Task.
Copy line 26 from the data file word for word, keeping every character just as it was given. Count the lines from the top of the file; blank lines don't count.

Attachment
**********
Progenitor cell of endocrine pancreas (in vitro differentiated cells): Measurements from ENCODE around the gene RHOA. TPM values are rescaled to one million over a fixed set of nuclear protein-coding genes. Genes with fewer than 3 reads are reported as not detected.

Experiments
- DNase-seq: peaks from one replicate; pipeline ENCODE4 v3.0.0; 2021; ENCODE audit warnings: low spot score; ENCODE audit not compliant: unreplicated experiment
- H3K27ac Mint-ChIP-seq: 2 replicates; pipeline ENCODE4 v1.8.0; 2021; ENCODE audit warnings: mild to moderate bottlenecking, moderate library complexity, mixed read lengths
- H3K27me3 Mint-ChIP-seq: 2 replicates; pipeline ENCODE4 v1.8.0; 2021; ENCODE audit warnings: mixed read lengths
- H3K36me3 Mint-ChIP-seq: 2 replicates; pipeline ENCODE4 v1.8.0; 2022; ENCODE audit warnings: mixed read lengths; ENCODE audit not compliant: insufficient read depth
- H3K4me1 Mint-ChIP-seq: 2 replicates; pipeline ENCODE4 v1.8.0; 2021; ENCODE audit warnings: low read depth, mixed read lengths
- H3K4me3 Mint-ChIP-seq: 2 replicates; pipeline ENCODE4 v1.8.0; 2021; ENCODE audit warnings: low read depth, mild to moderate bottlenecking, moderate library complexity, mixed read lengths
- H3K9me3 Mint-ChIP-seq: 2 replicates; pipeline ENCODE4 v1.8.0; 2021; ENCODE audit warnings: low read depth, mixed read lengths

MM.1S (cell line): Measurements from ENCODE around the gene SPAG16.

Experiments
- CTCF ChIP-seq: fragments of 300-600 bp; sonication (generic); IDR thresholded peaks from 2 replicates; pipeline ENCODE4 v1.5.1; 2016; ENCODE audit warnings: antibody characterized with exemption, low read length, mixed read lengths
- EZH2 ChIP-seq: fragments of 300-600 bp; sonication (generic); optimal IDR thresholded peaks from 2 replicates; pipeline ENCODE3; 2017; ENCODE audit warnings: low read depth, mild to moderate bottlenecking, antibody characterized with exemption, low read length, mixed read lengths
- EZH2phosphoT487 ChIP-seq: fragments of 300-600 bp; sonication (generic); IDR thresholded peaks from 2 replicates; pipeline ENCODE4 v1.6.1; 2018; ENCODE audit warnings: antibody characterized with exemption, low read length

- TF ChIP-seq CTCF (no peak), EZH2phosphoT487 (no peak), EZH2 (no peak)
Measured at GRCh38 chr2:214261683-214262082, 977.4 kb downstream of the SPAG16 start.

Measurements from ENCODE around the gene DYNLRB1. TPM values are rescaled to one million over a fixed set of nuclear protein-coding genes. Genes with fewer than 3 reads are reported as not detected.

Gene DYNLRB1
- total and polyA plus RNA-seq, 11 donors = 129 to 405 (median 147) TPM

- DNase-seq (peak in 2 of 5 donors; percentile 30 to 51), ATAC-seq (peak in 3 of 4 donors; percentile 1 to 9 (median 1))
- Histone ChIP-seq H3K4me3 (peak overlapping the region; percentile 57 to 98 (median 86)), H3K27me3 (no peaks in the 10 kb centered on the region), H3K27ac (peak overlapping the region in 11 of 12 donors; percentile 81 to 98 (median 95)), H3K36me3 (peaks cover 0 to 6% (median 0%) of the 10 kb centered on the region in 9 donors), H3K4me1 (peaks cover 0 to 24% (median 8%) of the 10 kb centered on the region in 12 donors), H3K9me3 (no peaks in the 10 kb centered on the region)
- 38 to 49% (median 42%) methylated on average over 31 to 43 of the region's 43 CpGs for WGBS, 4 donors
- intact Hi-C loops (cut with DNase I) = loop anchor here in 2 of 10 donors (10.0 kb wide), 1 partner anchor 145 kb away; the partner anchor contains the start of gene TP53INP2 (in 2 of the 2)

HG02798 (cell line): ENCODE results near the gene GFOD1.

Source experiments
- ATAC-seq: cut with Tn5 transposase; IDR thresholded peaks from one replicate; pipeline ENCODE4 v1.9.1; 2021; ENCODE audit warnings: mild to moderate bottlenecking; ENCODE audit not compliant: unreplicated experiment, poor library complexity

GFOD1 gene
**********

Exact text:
- ATAC-seq: cut with Tn5 transposase; IDR thresholded peaks from one replicate; pipeline ENCODE4 v1.9.1; 2021; ENCODE audit warnings: mild to moderate bottlenecking; ENCODE audit not compliant: unreplicated experiment, poor library complexity